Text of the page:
We used d3 with Backbone pretty extensively on a project that consisted of multiple "scenes". Each scene contained a set of different charts, and a user has the ability navigate from one scene to another. These scenes and their content all needed to be highly configurable (e.g. label colors and formatting, or indicating which data params should be plotted on a given axis).
D3 (rightfully) doesn't provide a view management system, which is where Backbone took over. Backbone Views served as wrappers for d3 charts. Predictably, Backbone Models served as the carriers of the d3-plotted data. But more interestingly, we also found that they served well as a means of controlling the appearance and behavior of the d3 code contained within the Backbone Views; essentially they served as view models. Since d3 promotes passing functions as arguments into other functions, these Backbone Models-as-view-models ended up holding many functions in them.
The following is a simplistic example, but picture doing this with dozens of properties. Using coffeescript here, because it's shorter (and better).
First, there's the model, which we instantiate inside (for example) a router's event handler. We populate this model with functions that will be applied to d3 selectors.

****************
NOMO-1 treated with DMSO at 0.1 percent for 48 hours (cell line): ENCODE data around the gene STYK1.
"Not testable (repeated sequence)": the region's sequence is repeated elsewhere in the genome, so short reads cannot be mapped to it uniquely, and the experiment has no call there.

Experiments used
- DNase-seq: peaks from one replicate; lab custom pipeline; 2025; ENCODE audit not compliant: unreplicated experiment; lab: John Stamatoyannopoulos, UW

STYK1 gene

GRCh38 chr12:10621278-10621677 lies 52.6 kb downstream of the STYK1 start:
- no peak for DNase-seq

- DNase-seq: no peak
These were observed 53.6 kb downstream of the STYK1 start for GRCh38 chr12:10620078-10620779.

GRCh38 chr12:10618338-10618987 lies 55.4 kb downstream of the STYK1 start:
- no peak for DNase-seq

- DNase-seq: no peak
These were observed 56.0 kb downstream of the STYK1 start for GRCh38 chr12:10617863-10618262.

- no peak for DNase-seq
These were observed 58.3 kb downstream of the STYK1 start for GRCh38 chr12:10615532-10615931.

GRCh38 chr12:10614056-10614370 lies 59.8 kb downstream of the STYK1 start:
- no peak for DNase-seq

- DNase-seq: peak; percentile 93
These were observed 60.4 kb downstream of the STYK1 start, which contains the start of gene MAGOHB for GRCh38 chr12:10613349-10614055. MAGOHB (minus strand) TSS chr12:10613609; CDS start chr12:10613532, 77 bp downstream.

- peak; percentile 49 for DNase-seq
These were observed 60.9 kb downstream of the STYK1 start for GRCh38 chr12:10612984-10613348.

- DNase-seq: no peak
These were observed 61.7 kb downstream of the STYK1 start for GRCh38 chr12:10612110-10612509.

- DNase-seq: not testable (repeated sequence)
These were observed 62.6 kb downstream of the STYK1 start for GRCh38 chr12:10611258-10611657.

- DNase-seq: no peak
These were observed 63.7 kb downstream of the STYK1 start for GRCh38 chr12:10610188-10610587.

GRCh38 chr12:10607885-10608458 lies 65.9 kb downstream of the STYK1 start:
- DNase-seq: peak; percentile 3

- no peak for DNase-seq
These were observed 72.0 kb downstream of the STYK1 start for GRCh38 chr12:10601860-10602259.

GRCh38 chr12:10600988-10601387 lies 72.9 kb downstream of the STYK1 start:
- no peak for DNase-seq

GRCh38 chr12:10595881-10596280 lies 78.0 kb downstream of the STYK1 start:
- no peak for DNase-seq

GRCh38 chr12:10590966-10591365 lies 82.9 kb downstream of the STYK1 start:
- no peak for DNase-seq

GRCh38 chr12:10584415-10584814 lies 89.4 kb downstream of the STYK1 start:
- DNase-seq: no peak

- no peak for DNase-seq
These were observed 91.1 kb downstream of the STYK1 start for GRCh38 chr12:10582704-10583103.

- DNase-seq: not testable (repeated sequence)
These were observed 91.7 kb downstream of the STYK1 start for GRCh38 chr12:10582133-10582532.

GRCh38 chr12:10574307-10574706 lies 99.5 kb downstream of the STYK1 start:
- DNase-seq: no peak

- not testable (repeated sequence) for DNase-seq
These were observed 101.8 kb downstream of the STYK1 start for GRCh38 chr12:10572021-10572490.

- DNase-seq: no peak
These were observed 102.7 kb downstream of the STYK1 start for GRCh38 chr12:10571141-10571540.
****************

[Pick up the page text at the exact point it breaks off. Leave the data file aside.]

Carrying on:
barChartModel = new Backbone.Model
barColor: (d, i) -> if d.profits < 0 then "red" else "green"
barLengthVal: (d, i) -> return bar.profits #// profits will be the prop we graph
onClick: (d, i) ->
console.log "We are", if d.profits <= 0 then "losing" else "making", "money"
We pass this model into a new view:
barChartView = new BarChartView
A view might be implemented like this:
class BarChartView extends Backbone.View
bars = d3.select(@el)
.data(@model.get 'data') # <---- THIS
.attr('fill', @model.get 'barColor') # <---- THIS
.attr('height', (d, i) ->
@barLengthScale @model.get('barLengthVal')(d, i) # <---- AND THIS
.on('click', @model.get 'onClick') # <---- INTERACTIVITY TOO
@barLengthScale = d3.scale.linear()
.domain([-100, 100]) # <---- THIS COULD ALSO COME FROM MODEL